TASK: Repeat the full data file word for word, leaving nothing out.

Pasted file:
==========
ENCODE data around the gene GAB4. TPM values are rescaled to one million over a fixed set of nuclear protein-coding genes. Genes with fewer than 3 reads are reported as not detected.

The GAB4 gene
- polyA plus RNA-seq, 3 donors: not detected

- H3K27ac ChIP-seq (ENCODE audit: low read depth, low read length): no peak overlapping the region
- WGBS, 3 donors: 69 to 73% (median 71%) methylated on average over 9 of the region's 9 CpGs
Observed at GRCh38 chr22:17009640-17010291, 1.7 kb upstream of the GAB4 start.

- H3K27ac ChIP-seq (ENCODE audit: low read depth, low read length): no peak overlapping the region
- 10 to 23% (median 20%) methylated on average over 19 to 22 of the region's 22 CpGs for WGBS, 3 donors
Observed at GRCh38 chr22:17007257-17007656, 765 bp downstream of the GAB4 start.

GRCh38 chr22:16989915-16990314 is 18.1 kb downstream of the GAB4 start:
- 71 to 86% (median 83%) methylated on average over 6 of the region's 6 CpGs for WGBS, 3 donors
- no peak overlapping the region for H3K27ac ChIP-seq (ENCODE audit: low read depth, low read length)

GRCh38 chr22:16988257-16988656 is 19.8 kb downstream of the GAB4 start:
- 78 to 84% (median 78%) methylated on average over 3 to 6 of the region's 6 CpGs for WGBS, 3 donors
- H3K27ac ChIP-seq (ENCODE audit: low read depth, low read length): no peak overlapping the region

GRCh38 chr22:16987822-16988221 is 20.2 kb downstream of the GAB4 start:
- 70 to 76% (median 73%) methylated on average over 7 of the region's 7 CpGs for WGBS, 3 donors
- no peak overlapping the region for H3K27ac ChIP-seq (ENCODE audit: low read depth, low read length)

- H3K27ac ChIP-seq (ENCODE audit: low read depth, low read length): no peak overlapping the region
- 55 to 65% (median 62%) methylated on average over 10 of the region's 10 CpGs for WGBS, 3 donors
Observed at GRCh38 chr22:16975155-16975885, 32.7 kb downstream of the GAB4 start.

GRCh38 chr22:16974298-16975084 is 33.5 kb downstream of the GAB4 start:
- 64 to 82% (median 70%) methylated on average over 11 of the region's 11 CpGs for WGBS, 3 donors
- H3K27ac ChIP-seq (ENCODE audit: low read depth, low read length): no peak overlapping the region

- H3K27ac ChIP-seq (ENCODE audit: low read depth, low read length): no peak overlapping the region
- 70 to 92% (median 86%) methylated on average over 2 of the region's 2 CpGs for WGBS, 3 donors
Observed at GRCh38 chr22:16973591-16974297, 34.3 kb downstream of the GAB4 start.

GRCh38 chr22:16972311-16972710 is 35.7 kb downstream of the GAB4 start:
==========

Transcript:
ENCODE data around the gene GAB4. TPM values are rescaled to one million over a fixed set of nuclear protein-coding genes. Genes with fewer than 3 reads are reported as not detected.

The GAB4 gene
- polyA plus RNA-seq, 3 donors: not detected

- H3K27ac ChIP-seq (ENCODE audit: low read depth, low read length): no peak overlapping the region
- WGBS, 3 donors: 69 to 73% (median 71%) methylated on average over 9 of the region's 9 CpGs
Observed at GRCh38 chr22:17009640-17010291, 1.7 kb upstream of the GAB4 start.

- H3K27ac ChIP-seq (ENCODE audit: low read depth, low read length): no peak overlapping the region
- 10 to 23% (median 20%) methylated on average over 19 to 22 of the region's 22 CpGs for WGBS, 3 donors
Observed at GRCh38 chr22:17007257-17007656, 765 bp downstream of the GAB4 start.

GRCh38 chr22:16989915-16990314 is 18.1 kb downstream of the GAB4 start:
- 71 to 86% (median 83%) methylated on average over 6 of the region's 6 CpGs for WGBS, 3 donors
- no peak overlapping the region for H3K27ac ChIP-seq (ENCODE audit: low read depth, low read length)

GRCh38 chr22:16988257-16988656 is 19.8 kb downstream of the GAB4 start:
- 78 to 84% (median 78%) methylated on average over 3 to 6 of the region's 6 CpGs for WGBS, 3 donors
- H3K27ac ChIP-seq (ENCODE audit: low read depth, low read length): no peak overlapping the region

GRCh38 chr22:16987822-16988221 is 20.2 kb downstream of the GAB4 start:
- 70 to 76% (median 73%) methylated on average over 7 of the region's 7 CpGs for WGBS, 3 donors
- no peak overlapping the region for H3K27ac ChIP-seq (ENCODE audit: low read depth, low read length)

- H3K27ac ChIP-seq (ENCODE audit: low read depth, low read length): no peak overlapping the region
- 55 to 65% (median 62%) methylated on average over 10 of the region's 10 CpGs for WGBS, 3 donors
Observed at GRCh38 chr22:16975155-16975885, 32.7 kb downstream of the GAB4 start.

GRCh38 chr22:16974298-16975084 is 33.5 kb downstream of the GAB4 start:
- 64 to 82% (median 70%) methylated on average over 11 of the region's 11 CpGs for WGBS, 3 donors
- H3K27ac ChIP-seq (ENCODE audit: low read depth, low read length): no peak overlapping the region

- H3K27ac ChIP-seq (ENCODE audit: low read depth, low read length): no peak overlapping the region
- 70 to 92% (median 86%) methylated on average over 2 of the region's 2 CpGs for WGBS, 3 donors
Observed at GRCh38 chr22:16973591-16974297, 34.3 kb downstream of the GAB4 start.

GRCh38 chr22:16972311-16972710 is 35.7 kb downstream of the GAB4 start: